USMLE Step 1 Review/Endocrine
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Thyroid[edit | edit source]
Hypothalamic-pituitary-thyroid axis[edit | edit source]
- Hypothalamus → thyrotropin releasing hormone (TRH)
- Pituitary → thyroid stimulating hormone (TSH)
- Thyroid → T3, T4
Thyroid hormone synthesis[edit | edit source]
- Plasma iodide enters thyroid follicular cells via sodium iodine (NaI) cotransporter via secondary active transport.
- Within the cell, thyroperoxidase (TPO) oxidizes iodide to either atomic iodine (I) or iodinium (I+).
- Oxidized iodine species bind tyrosine residues of thyroglobulin, the major protein of thyroid colloid.
- Tyrosine + a single iodine atom: monoiodotyrosine (MIT)
- Tyrosine + two iodine atoms: diiodotyrosine (DIT)
- MIT and DIT combine:
- MIT + DIT: triiodothyronine (T3)
- DIT + DIT: tetraiodothyronine (T4, also called thyroxine)
- DIT + MIT: reverse T3 (rT3, which is biologically inactive)
- Proteases digest release thyroglobulin, releasing the active hormones T3 and T4 into the bloodstream.
- Peripherally, 5'-deiodinase converts T4 to the more active T3.
Pharmacology[edit | edit source]
Antithyroid drugs[edit | edit source]
Compete with iodide for the NaI cotransporter in thyroid follicular cells:
- Propylthiouracil (also inhibits 5'-deiodinase)
- Propylthiouracil (also inhibits thyroperoxidase)
Pathology[edit | edit source]
- Hashimoto's thyroiditis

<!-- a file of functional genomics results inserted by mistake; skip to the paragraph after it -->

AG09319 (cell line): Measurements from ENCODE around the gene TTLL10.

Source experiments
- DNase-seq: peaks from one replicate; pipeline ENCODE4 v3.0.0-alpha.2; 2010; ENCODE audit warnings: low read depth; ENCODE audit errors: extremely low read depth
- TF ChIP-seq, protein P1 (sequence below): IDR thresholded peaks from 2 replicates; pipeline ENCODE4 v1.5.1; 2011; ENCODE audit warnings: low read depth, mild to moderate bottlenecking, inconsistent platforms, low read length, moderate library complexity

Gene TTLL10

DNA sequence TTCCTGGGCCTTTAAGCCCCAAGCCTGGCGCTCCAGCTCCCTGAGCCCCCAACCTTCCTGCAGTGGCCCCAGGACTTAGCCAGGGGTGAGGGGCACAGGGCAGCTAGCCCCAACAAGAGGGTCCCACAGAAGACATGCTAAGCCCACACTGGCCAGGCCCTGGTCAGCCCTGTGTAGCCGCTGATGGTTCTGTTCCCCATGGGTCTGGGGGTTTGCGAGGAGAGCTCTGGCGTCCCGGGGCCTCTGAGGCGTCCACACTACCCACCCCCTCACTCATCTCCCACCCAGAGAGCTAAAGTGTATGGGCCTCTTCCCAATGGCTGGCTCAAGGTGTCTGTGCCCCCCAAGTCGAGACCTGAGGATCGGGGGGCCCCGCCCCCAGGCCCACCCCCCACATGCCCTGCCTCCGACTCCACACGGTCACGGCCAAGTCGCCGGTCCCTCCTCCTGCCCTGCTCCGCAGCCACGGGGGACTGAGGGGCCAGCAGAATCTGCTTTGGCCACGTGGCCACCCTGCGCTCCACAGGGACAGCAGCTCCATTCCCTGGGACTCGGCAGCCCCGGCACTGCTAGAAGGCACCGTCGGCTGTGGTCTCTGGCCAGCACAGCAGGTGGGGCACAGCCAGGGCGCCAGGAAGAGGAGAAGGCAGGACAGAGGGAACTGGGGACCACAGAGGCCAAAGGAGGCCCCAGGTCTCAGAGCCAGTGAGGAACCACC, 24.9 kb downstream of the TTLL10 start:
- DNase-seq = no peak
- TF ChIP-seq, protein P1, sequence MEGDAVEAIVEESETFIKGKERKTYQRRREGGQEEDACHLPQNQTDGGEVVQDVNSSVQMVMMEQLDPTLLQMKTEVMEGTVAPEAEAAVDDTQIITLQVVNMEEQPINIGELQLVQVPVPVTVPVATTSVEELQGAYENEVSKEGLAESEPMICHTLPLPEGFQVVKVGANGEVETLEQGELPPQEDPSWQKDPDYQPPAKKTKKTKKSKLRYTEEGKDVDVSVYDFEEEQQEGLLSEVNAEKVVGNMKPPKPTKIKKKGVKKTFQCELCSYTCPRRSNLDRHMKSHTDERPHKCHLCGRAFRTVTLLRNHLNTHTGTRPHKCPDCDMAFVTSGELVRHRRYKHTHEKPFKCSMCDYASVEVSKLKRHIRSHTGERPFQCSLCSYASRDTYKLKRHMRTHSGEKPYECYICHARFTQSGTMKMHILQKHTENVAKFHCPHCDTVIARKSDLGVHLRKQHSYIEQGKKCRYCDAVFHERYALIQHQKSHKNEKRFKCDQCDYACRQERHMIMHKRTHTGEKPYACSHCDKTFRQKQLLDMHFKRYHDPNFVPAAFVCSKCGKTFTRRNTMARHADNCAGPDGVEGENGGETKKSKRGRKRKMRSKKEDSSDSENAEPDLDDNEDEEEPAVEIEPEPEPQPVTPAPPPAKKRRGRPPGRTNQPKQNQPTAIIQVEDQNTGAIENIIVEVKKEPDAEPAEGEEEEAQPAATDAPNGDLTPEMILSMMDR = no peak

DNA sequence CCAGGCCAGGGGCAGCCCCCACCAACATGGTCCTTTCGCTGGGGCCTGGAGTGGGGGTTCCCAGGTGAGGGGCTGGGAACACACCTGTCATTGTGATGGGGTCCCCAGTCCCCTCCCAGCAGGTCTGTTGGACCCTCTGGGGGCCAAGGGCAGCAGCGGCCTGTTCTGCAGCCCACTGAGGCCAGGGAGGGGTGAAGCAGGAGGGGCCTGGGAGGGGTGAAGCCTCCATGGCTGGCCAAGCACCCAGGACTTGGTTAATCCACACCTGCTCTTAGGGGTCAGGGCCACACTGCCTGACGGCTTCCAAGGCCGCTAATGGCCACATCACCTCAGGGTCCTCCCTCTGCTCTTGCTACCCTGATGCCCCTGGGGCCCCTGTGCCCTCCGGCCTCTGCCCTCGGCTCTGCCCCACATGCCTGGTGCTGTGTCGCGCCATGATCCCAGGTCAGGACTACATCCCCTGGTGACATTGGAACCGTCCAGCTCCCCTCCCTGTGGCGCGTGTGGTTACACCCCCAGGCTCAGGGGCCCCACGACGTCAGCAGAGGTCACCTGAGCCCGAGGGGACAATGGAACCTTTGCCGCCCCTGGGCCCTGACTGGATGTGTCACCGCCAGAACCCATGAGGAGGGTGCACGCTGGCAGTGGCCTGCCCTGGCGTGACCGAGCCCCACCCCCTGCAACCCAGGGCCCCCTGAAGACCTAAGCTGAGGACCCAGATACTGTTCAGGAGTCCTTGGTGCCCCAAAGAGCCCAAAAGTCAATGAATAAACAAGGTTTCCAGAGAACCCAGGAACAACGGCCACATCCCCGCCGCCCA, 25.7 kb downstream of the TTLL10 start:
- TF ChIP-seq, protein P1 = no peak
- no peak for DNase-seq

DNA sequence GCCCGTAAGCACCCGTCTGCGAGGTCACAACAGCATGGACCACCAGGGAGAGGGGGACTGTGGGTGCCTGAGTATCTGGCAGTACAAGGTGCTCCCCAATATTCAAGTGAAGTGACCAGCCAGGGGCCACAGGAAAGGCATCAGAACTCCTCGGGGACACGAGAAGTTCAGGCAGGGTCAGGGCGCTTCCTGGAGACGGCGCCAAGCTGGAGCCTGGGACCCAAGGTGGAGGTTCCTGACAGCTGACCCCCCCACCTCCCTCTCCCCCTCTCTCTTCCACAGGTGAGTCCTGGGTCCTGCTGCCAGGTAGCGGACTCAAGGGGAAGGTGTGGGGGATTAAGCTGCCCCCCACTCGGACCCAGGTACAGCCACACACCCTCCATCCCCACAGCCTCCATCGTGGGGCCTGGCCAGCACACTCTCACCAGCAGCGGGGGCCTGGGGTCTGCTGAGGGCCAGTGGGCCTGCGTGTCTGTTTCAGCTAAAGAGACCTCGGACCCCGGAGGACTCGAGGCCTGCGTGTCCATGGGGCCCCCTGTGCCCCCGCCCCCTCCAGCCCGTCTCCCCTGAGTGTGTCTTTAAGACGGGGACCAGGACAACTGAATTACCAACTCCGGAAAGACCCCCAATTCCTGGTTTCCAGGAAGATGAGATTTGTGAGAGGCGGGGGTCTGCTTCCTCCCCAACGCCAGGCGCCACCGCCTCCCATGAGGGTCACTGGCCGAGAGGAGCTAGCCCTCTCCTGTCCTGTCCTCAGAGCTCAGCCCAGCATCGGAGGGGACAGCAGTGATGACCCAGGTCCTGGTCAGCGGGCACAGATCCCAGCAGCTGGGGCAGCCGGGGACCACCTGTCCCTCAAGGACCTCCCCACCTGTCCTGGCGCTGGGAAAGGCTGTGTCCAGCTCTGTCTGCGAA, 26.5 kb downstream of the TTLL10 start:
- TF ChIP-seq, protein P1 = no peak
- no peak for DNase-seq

- Most common cause of primary hypothyroidism in the US, F > M. Autoimmune, demonstrating lymphocytic infiltration microscopically. Associated with HLA-DR5. Clinical course may begin with hyperthyroidism resulting from thyroid destruction and release of thyroid hormone; ultimately results in hypothyroidism (fatigue, cold intolerance, weight gain, constipation, fragile hair, dry skin). Treated with hormone replacement (T4, levothyroxine).
- Graves' disease
- Most common cause of hyperthyroidism in US, F > M. Autoimmune, resulting from autoantibody stimulating the TSH receptor on thyroid follicular cells. Results in hyperthyroidism (heat intolerance, tachycardia, weight loss, diarrhea, hair/skin changes), frequently a diffuse goiter, and characteristic pretibial myxedema, retroorbital fibrosis, and exophthalmos. Treated with antithyroid drugs (propylthiouracil, methimazole, radioactive iodine). Exophthalmos is irreversible despite treatment.
Thyroid cancer[edit | edit source]
- Papillary thyroid carcinoma: Most common (75%), Orphan-Annie nuclei, psammoma bodies.
- Follicular thyroid carcinoma:
- Medullary thyroid carcinoma: Neoplastic parafollicular cells (C-cells), ↑calcitonin, derived embryologically from ultimobranchial body, associated with mutations in RET gene (same as in MEN type 2).
- Anaplastic thyroid carcinoma: Rare, poor prognosis.
Multiple endocrine neoplasia[edit | edit source]
All autosomal dominant. Consider MEN when there is a strong family history of medullary thyroid carcinoma.
|1 (Wermer syndrome)||3 Ps
||MEN1, chromosome 11|
|2a (Sipple syndrome)||
||RET, chromosome 10|
|2b (previously type 3)||
||RET, chromosome 10|